It would be a mistake for us to assume that our post-colonial times are the first to appreciate the medical disasters wrought by empire-building.  Compassionate contemporaries were under no illusions, as Alan Bewell stresses in his skilfully written, cross-disciplinary book.  "Wherever the European has trod, death seems to pursue the aboriginal," rued the sensitive young Charles Darwin in his Beagle journal, shortly before the Tasmanian aborigines were driven into extinction, largely by white men's diseases.

Particularly sensitive to this melancholy plight were the English Romantics, sympathising with victims and siding with the people against the powerful.  The artist and poet William Blake never ceased to expose the plague of empire, and he found worthy successors in Percy Bysshe Shelley and Lord Byron, who himself fell victim to fever while fighting on the side of the Greeks against the curse of the Ottoman Empire; and even the increasingly reactionary Samuel Coleridge remained fervent in his hatred of the slave trade.  Bewell brings out well the Romantics' dramatic vision of the toll taken by imperial conquest upon the health of all parties.

In poetry and prose alike, Romantic circles portrayed the hubris of the colonial slaughterhouse.  The health of natives was undermined by settlers' diseases; slaves were brutalised, not least by syphilis passed on by masters' lusts; and Europeans fell like flies themselves, above all, those hard-living and hard-drinking soldiers sent to garrison the outposts of West Africa and the Caribbean.  Out of 350 men sent to the Gold Coast in 1782, only seven were alive and on duty three years later.  Despatched to quell a slave rebellion on St Domingue, 40,000 French soldiers died, allowing Haiti to come into existence, the first black state in the New World.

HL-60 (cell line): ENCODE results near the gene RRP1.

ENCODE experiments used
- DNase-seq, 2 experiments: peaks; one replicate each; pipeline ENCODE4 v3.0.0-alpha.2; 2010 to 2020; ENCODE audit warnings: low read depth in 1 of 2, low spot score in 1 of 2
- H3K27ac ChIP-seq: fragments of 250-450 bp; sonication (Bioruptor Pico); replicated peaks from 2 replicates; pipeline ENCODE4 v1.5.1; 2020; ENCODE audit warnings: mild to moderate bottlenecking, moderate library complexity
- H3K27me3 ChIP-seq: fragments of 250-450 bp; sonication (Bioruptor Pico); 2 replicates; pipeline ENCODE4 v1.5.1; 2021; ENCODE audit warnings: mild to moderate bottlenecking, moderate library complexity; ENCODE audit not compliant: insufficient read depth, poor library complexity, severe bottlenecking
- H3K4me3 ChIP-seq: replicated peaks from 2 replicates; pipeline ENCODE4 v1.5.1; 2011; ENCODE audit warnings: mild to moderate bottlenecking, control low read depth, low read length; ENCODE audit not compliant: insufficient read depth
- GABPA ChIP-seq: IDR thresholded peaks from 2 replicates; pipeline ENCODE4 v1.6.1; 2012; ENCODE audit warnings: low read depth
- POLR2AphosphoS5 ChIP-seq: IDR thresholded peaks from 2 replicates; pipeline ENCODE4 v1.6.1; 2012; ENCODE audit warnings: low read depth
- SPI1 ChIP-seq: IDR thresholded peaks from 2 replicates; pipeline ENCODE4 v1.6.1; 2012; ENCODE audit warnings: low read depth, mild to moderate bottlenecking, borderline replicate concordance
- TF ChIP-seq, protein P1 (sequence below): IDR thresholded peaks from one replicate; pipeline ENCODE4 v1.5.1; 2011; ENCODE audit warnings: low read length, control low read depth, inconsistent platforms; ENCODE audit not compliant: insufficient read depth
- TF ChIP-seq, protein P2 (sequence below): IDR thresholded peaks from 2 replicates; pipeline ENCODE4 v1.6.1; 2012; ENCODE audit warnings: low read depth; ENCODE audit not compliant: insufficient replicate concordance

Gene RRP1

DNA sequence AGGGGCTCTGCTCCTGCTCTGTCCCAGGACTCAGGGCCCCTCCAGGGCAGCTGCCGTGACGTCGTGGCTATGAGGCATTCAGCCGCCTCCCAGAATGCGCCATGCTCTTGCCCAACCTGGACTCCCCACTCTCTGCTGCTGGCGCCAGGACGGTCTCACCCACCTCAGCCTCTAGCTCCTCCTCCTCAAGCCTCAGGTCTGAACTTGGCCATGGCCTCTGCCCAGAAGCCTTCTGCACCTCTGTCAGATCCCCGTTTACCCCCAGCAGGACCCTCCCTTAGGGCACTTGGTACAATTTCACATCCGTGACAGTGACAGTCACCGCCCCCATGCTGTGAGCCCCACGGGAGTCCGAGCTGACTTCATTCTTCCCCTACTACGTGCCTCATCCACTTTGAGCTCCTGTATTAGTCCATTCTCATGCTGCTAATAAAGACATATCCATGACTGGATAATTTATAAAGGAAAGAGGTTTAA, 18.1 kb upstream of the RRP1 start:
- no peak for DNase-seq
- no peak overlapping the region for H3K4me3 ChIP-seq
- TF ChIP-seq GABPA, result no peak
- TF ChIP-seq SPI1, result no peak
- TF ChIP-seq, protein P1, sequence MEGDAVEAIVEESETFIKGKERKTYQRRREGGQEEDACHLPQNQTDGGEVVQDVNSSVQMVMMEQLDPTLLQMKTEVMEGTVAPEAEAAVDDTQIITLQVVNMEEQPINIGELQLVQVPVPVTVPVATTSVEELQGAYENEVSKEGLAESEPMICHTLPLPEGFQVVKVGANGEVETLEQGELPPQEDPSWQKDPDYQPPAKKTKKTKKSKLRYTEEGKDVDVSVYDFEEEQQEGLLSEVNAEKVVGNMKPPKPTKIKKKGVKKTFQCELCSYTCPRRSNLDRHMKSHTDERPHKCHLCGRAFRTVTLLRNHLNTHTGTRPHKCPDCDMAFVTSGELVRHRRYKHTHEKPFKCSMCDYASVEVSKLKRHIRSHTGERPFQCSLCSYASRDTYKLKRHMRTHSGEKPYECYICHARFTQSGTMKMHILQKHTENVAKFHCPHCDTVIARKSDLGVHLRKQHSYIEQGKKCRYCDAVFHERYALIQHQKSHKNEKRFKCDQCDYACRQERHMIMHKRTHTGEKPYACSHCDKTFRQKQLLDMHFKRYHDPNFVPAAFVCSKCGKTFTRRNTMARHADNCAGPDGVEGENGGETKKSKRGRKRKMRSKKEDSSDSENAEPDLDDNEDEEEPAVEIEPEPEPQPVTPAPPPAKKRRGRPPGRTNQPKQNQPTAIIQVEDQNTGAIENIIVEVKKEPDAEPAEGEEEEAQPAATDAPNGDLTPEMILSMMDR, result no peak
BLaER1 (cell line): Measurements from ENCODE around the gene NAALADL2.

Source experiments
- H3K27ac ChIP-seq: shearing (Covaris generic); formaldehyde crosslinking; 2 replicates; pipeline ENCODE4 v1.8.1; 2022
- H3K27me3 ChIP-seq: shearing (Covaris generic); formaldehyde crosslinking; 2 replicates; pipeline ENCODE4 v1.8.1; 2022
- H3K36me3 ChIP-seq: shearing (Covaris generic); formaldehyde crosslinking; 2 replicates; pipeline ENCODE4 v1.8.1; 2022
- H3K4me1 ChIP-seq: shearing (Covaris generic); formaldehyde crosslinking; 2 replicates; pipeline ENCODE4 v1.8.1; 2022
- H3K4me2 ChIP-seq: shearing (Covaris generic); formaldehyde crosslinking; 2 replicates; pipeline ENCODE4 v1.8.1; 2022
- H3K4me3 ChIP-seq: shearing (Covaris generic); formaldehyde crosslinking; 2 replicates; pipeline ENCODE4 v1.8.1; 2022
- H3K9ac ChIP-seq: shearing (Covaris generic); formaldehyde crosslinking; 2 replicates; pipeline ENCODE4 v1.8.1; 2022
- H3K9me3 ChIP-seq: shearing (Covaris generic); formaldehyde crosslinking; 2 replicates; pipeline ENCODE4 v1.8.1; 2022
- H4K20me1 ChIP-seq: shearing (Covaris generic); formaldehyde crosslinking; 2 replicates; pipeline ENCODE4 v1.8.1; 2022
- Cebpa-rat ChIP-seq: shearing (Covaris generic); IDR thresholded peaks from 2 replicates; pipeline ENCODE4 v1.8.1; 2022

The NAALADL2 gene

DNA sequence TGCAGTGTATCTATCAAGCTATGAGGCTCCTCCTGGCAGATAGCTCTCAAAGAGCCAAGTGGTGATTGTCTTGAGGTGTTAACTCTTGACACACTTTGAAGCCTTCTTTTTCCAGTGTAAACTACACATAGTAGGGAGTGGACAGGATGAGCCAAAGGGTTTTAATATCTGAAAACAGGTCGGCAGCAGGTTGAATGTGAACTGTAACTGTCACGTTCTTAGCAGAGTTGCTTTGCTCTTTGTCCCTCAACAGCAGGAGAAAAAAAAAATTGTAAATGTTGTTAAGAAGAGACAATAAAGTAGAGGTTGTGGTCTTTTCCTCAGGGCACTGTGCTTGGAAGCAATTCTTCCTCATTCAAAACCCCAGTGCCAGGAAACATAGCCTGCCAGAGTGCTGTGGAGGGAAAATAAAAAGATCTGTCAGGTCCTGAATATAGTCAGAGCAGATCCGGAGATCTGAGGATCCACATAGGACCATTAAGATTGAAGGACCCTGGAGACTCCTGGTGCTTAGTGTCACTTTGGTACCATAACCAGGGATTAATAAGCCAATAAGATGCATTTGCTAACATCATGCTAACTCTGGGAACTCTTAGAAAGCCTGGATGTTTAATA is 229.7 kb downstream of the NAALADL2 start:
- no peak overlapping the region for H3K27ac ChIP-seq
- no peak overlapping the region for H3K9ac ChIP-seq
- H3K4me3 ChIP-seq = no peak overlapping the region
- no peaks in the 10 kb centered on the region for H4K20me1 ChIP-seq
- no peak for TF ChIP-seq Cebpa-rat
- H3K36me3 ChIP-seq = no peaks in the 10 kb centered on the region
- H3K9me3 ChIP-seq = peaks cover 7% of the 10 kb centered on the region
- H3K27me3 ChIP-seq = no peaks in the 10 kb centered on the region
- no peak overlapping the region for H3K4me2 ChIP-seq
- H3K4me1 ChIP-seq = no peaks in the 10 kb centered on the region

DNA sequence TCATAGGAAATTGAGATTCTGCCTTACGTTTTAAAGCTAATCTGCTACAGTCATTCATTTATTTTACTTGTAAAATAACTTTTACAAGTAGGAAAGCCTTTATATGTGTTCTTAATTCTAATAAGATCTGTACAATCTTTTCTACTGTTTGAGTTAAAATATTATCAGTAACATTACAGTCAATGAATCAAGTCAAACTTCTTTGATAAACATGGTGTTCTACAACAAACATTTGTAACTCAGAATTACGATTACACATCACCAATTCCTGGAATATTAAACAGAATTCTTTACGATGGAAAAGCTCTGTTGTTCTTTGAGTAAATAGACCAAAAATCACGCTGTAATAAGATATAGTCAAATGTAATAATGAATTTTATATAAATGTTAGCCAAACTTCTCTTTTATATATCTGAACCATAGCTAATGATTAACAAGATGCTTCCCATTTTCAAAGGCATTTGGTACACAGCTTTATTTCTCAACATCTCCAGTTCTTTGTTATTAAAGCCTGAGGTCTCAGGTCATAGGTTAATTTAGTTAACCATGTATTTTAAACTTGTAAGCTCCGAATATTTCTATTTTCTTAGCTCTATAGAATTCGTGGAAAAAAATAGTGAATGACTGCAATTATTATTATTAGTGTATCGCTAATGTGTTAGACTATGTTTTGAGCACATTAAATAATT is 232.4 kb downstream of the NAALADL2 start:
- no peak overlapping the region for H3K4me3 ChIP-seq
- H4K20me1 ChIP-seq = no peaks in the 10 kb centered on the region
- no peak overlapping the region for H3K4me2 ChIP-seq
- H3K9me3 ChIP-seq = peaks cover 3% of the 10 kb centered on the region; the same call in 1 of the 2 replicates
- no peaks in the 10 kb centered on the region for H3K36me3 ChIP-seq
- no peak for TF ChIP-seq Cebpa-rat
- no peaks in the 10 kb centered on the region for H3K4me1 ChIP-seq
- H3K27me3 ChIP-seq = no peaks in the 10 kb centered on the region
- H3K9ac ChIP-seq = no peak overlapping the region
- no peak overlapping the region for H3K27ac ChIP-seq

Like Coleridge in his Rime of the Ancient Mariner, William Wordsworth, too, was particularly effective in conveying the plight of "tropical invalids".  Returning from duty overseas, pallid and haggard, their constitutions wrecked, ex-soldiers were treated as pariahs, disowned by all for bearing the stigma of colonial dirty work.  It is no accident that it was Mary Shelley who, with the first cholera pandemic approaching, produced in The Last Man (1826) a futuristic novel about the eradication of the entire human race by a new killer plague emerging out of the East, nature's punishment for human vainglory.

The tropics also did rhetorical service as a mirror held up to home at a time of industrialisation.  The living conditions of the masses in "darkest England" were routinely likened to those of Indian or African natives.  "The room of a fever patient, in a small and heated apartment in London, with no perflation of fresh air," opined the sanitary reformer Thomas Southwood Smith, "is perfectly analogous to a stagnant pool in Ethiopia, full of the bodies of dead locusts.  The poison generated in both cases is the same."

Cholera introduced a terrifying tropical disease into the very homes of the English, the retribution of the Orient.  As in the subjugated empire, the disease was widely read as symptomatic of the filth and disorder of the masses, indeed, a manifestation of the "democracy fever" that arose with the Reform Bill of 1832.